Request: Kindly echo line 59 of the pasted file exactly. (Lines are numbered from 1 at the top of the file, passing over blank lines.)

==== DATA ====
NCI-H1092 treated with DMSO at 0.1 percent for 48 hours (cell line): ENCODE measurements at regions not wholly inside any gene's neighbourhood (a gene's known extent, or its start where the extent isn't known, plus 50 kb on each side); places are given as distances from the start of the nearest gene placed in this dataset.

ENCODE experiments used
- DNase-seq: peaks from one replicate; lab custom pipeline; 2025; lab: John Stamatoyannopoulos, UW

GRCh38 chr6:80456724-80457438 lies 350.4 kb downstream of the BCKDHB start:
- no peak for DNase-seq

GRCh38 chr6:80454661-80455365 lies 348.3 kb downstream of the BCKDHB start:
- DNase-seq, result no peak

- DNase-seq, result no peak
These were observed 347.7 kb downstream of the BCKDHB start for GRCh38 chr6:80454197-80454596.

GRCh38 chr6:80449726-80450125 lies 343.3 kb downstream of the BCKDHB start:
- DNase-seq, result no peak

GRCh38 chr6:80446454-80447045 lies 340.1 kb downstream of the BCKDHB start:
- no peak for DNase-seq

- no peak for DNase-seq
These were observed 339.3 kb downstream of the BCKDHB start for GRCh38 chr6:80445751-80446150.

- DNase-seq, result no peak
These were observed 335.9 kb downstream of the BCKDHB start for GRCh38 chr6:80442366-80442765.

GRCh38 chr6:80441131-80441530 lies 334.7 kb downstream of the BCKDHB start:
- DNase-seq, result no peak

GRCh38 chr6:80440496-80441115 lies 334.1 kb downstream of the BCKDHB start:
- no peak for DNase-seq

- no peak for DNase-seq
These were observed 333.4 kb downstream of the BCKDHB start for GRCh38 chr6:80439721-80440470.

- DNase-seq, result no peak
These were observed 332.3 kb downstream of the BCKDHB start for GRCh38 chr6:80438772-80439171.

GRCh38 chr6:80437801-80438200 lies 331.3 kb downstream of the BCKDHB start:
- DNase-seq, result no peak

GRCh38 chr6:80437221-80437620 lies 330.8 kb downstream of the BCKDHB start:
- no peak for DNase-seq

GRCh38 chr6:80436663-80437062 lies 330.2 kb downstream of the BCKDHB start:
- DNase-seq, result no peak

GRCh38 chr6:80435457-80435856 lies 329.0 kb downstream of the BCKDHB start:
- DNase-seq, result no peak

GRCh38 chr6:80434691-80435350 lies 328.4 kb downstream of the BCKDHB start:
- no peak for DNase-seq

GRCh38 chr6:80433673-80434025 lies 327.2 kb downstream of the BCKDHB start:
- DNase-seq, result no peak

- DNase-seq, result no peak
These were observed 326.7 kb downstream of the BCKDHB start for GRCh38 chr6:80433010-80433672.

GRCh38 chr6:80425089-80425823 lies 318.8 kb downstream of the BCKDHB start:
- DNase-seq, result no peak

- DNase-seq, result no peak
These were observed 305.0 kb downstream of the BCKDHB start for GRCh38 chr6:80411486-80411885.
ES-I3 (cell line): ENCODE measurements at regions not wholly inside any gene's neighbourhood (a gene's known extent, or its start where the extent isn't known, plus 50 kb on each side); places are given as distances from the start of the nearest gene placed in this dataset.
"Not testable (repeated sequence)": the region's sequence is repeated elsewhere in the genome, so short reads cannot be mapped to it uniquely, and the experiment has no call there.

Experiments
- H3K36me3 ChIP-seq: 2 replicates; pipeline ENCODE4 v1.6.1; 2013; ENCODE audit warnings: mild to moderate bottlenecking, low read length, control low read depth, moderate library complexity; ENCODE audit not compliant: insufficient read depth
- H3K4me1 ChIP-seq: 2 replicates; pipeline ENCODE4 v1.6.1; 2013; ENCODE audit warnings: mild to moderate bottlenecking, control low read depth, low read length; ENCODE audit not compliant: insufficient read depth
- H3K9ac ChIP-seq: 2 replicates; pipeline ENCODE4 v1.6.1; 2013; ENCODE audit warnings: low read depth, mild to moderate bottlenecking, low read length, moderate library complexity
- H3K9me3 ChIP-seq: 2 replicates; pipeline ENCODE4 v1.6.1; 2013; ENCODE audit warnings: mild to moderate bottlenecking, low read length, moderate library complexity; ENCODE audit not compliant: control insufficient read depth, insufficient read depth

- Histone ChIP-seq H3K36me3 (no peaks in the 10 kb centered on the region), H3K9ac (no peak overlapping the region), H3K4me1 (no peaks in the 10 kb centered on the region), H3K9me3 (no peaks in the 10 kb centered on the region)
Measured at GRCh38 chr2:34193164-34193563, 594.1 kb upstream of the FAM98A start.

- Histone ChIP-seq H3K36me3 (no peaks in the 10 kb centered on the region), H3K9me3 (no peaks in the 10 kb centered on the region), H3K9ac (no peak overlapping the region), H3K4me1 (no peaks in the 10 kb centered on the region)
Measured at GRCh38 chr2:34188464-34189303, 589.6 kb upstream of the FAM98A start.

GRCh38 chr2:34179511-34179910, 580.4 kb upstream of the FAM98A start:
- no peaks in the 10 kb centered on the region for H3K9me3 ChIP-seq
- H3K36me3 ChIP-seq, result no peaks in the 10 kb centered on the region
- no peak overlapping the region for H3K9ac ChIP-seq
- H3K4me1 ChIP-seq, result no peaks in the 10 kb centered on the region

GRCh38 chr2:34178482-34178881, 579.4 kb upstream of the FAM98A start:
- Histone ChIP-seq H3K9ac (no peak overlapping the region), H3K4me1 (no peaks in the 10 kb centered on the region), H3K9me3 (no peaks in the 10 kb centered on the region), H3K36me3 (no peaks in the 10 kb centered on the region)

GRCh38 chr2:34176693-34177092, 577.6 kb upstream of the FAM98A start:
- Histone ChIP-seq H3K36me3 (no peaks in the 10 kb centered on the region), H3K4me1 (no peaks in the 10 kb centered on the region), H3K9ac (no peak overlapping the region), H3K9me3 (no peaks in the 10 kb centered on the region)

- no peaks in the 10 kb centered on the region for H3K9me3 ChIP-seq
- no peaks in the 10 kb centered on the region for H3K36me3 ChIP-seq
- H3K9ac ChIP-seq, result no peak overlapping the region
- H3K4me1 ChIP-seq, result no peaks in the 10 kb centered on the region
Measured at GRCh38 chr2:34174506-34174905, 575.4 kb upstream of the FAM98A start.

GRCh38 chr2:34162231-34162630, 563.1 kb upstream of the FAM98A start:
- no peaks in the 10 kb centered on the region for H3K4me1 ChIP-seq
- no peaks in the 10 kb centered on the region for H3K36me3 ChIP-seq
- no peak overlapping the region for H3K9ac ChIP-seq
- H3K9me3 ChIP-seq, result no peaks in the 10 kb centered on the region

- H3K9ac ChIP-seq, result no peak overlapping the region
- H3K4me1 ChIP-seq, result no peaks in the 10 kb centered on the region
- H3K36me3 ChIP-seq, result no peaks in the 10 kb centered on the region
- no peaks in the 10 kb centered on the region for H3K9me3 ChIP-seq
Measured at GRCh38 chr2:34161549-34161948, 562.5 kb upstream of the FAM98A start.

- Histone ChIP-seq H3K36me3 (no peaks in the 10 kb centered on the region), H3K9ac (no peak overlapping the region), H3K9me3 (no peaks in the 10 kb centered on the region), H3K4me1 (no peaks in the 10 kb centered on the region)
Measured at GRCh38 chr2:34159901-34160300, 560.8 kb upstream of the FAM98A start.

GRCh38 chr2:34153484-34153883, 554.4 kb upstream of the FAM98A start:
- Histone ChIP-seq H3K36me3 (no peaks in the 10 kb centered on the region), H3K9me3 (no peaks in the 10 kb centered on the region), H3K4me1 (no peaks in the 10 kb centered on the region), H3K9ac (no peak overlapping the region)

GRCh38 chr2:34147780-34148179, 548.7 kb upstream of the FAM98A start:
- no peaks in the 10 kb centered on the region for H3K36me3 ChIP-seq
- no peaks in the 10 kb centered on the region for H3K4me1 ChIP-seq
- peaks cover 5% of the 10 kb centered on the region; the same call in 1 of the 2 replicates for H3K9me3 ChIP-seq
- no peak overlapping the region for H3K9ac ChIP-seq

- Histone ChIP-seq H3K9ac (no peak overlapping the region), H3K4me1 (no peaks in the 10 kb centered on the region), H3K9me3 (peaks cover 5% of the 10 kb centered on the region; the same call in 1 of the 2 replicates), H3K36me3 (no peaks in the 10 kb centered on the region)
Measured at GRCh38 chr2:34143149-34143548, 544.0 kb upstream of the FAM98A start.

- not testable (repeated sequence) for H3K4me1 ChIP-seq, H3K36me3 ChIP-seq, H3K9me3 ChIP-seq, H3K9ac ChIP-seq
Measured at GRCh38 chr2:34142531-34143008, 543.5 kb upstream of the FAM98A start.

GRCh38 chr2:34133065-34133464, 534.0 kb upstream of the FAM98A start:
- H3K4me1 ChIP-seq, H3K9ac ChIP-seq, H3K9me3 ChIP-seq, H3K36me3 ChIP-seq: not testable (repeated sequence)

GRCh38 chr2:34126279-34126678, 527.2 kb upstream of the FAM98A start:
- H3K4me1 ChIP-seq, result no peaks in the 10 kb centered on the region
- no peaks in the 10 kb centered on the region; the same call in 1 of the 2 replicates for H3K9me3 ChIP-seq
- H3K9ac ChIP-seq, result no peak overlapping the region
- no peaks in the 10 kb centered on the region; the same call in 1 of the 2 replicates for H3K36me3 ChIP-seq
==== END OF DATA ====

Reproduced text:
- H3K4me1 ChIP-seq, result no peaks in the 10 kb centered on the region